Slavic Studies PhD alum Colleen Lucey is currently an Assistant Professor of Russian and Slavic Studies at the University of Arizona where she teaches courses on Russian language, literature, culture, and theatre. Supervised by Professor (Emeritus) Alexander Dolinin, her dissertation at UW was titled Figures of Desires and Disgrace: Woman as Commodity in 19th-Century Russian Literature and Visual Culture. Her book, published by Cornell University Press this year, is titled Love for Sale: Representing Prostitution in Imperial Russia.
Congratulations on the publication of your first book! Could you tell us what it’s about?
Thanks very much! It’s great to see Love for Sale on sale! The book examines depictions of sexual commerce in nineteenth-century Russian literature and art. I argue that the sex worker captivated the public’s imagination because she embodied the promises of sexual emancipation while evoking fears of contagion and moral decline. Each of the book’s chapters focuses on a key figure in debates on prostitution: the street walker, brothel worker, demimondaine, kept woman, impoverished bride, and madam all traded in sex and, as such, appear in fiction and visual culture as mediums to discuss women’s shifting social roles at the end of tsarist rule. At points in the book, I invite readers to draw connections between nineteenth-century discussions on women’s sexuality and contemporary debates on sex workers’ rights in Russia.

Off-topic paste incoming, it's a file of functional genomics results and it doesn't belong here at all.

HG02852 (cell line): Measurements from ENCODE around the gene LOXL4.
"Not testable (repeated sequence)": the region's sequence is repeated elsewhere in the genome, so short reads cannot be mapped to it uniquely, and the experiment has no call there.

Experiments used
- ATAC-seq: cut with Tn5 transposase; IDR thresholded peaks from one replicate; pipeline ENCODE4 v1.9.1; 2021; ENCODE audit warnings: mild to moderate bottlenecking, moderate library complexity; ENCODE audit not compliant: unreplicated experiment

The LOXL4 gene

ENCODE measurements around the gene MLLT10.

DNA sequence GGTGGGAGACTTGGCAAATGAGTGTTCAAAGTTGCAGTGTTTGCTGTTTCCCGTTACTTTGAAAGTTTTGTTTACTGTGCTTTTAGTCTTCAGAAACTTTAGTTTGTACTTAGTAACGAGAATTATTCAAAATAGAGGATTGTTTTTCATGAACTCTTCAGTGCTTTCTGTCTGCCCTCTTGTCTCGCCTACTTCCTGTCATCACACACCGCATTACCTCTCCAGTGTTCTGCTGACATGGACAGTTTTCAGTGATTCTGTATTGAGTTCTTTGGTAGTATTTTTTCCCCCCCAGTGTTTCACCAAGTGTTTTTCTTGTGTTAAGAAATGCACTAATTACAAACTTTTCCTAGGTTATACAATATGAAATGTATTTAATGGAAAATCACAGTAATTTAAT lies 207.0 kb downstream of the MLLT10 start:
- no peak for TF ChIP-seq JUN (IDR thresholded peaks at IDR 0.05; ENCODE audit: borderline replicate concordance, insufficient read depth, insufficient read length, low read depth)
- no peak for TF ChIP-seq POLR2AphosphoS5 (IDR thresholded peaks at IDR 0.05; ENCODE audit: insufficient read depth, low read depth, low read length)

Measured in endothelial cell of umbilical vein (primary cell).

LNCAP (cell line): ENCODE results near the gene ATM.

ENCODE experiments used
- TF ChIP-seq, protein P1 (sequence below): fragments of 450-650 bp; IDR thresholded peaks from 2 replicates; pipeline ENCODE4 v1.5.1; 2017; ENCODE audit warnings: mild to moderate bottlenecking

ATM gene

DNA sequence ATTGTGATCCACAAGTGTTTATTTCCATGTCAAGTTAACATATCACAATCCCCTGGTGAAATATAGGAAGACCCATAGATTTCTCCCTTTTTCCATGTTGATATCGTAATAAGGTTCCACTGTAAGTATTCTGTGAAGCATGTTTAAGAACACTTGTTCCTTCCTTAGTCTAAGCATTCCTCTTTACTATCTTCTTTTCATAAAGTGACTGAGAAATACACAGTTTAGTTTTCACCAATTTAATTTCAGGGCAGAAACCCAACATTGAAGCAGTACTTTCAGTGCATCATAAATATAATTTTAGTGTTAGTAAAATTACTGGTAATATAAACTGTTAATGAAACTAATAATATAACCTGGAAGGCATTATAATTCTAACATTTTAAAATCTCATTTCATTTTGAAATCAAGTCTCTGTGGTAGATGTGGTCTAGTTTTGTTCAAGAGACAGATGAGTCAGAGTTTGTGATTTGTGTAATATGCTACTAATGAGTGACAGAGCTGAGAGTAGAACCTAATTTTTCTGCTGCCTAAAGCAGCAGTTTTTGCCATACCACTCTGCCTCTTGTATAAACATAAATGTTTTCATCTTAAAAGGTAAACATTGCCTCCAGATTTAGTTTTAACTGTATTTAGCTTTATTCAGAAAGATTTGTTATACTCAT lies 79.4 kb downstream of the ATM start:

Do you have any advice for anyone seeking to turn their dissertation into a book?
Turning your dissertation into a book is a rewarding process, but it can be difficult. I was very lucky to receive great advice from my dissertation advisor, Prof. Alexander Dolinin, and from mentors in and beyond Slavic Studies. I agree with everything Molly Thomasy Blasing recommends in her post and second the points she makes. In addition to circulating drafts of chapters, I’d recommend seeing if colleagues might share successful book proposals. A book proposal is a specific genre—one that isn’t necessarily taught during grad school, so you have to see models in order to know how to craft a successful one.
It goes without saying that you must believe in your book. If you don’t believe in it, a publisher isn’t going to take a chance on it. With all the work that goes into a dissertation, sometimes you can lose sight of the greatness of the endeavor itself and the magnitude of your successes.
I would also encourage someone turning a dissertation into a book to think about goals, audience, story, impact, and timeline. What are the goals you have for your book? You might want your book to be the “fresh new take” on an old topic, or to be part of a continuing, ongoing conversation. Who is your audience? Your book might be for a select group of scholars or meant to be accessible to the wider public. What’s your story? A dissertation answers a lot of questions, but it typically doesn’t create a narrative. Some of the best academic books are those that take a topic and offer a compelling narrative about the meaning of the subject matter. What’s your book’s impact? Your book might change the way people think about literature, art, theory, etc. It might also change how a particular subject is taught. What’s your timeline? Do you need to get the book done in a year, in three years, in five? It helped me to do a bit of backward design on my book before getting down to business. This way, I knew how to make a plan that was manageable given my teaching and service load. Oh, and, you know have a bit of a personal life.